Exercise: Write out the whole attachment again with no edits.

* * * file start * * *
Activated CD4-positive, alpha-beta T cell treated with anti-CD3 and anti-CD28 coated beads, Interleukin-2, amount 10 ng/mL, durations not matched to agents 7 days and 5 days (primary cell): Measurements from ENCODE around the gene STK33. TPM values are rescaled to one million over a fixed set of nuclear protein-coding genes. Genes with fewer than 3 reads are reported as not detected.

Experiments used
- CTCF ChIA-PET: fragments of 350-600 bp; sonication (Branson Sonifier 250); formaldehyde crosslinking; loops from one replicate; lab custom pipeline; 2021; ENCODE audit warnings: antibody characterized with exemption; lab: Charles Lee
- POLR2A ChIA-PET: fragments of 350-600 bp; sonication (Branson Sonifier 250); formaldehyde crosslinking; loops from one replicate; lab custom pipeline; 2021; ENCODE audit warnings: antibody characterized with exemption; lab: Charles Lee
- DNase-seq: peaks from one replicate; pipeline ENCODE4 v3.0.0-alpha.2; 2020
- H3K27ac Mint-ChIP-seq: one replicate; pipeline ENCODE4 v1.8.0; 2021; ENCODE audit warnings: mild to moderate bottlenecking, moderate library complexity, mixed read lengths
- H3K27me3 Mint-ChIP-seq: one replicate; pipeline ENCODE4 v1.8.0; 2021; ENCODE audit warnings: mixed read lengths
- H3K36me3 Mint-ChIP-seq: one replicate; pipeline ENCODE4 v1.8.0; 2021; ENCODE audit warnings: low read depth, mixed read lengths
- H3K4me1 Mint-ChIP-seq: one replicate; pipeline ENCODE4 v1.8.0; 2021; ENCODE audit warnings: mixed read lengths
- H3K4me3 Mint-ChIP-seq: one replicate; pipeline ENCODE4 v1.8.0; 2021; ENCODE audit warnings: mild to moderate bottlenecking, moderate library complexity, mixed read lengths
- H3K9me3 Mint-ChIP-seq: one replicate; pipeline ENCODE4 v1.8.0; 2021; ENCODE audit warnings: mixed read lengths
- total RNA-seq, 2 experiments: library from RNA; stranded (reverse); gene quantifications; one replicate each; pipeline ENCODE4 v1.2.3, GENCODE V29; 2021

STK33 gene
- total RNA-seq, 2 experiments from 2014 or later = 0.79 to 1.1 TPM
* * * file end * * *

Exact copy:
Activated CD4-positive, alpha-beta T cell treated with anti-CD3 and anti-CD28 coated beads, Interleukin-2, amount 10 ng/mL, durations not matched to agents 7 days and 5 days (primary cell): Measurements from ENCODE around the gene STK33. TPM values are rescaled to one million over a fixed set of nuclear protein-coding genes. Genes with fewer than 3 reads are reported as not detected.

Experiments used
- CTCF ChIA-PET: fragments of 350-600 bp; sonication (Branson Sonifier 250); formaldehyde crosslinking; loops from one replicate; lab custom pipeline; 2021; ENCODE audit warnings: antibody characterized with exemption; lab: Charles Lee
- POLR2A ChIA-PET: fragments of 350-600 bp; sonication (Branson Sonifier 250); formaldehyde crosslinking; loops from one replicate; lab custom pipeline; 2021; ENCODE audit warnings: antibody characterized with exemption; lab: Charles Lee
- DNase-seq: peaks from one replicate; pipeline ENCODE4 v3.0.0-alpha.2; 2020
- H3K27ac Mint-ChIP-seq: one replicate; pipeline ENCODE4 v1.8.0; 2021; ENCODE audit warnings: mild to moderate bottlenecking, moderate library complexity, mixed read lengths
- H3K27me3 Mint-ChIP-seq: one replicate; pipeline ENCODE4 v1.8.0; 2021; ENCODE audit warnings: mixed read lengths
- H3K36me3 Mint-ChIP-seq: one replicate; pipeline ENCODE4 v1.8.0; 2021; ENCODE audit warnings: low read depth, mixed read lengths
- H3K4me1 Mint-ChIP-seq: one replicate; pipeline ENCODE4 v1.8.0; 2021; ENCODE audit warnings: mixed read lengths
- H3K4me3 Mint-ChIP-seq: one replicate; pipeline ENCODE4 v1.8.0; 2021; ENCODE audit warnings: mild to moderate bottlenecking, moderate library complexity, mixed read lengths
- H3K9me3 Mint-ChIP-seq: one replicate; pipeline ENCODE4 v1.8.0; 2021; ENCODE audit warnings: mixed read lengths
- total RNA-seq, 2 experiments: library from RNA; stranded (reverse); gene quantifications; one replicate each; pipeline ENCODE4 v1.2.3, GENCODE V29; 2021

STK33 gene
- total RNA-seq, 2 experiments from 2014 or later = 0.79 to 1.1 TPM